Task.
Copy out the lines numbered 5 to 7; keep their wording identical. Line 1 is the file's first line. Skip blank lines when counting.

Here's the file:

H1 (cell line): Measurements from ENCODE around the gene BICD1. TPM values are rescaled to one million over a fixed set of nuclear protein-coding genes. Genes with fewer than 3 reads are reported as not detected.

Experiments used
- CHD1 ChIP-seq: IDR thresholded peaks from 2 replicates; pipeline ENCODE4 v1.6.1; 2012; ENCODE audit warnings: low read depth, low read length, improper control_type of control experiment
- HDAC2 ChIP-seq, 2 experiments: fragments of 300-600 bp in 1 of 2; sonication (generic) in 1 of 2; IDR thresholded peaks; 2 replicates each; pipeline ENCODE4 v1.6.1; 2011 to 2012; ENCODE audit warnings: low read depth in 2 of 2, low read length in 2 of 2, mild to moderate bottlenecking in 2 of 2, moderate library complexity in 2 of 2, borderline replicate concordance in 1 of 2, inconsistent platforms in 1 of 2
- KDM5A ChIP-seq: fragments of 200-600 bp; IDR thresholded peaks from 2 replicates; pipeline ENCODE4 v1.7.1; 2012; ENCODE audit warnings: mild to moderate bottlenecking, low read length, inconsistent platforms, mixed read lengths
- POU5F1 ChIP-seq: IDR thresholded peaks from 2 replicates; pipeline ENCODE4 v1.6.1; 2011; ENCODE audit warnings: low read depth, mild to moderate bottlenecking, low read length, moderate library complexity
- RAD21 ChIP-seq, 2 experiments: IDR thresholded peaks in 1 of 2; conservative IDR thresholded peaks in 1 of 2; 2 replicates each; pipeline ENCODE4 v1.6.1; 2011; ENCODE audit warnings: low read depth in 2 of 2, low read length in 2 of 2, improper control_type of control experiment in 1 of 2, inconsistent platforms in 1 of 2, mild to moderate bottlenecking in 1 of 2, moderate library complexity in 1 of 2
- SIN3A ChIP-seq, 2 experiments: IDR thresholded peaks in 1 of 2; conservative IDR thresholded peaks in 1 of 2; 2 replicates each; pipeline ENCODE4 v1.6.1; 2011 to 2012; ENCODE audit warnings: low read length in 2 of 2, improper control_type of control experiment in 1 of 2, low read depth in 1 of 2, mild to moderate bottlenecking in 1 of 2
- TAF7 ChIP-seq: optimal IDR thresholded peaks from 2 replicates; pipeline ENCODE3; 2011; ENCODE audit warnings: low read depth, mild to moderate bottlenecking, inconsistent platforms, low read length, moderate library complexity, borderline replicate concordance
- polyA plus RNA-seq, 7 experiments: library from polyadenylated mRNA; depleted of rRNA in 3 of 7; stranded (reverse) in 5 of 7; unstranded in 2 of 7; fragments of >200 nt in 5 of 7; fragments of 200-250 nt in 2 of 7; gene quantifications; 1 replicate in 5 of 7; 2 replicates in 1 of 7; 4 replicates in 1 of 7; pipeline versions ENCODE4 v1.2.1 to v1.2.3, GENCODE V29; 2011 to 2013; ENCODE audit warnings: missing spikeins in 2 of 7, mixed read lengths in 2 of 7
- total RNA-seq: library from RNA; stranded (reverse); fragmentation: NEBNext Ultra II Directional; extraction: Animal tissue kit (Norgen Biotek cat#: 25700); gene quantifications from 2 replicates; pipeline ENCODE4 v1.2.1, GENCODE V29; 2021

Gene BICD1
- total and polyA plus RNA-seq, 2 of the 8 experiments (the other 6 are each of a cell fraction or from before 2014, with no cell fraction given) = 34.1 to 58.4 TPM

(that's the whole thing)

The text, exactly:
- KDM5A ChIP-seq: fragments of 200-600 bp; IDR thresholded peaks from 2 replicates; pipeline ENCODE4 v1.7.1; 2012; ENCODE audit warnings: mild to moderate bottlenecking, low read length, inconsistent platforms, mixed read lengths
- POU5F1 ChIP-seq: IDR thresholded peaks from 2 replicates; pipeline ENCODE4 v1.6.1; 2011; ENCODE audit warnings: low read depth, mild to moderate bottlenecking, low read length, moderate library complexity
- RAD21 ChIP-seq, 2 experiments: IDR thresholded peaks in 1 of 2; conservative IDR thresholded peaks in 1 of 2; 2 replicates each; pipeline ENCODE4 v1.6.1; 2011; ENCODE audit warnings: low read depth in 2 of 2, low read length in 2 of 2, improper control_type of control experiment in 1 of 2, inconsistent platforms in 1 of 2, mild to moderate bottlenecking in 1 of 2, moderate library complexity in 1 of 2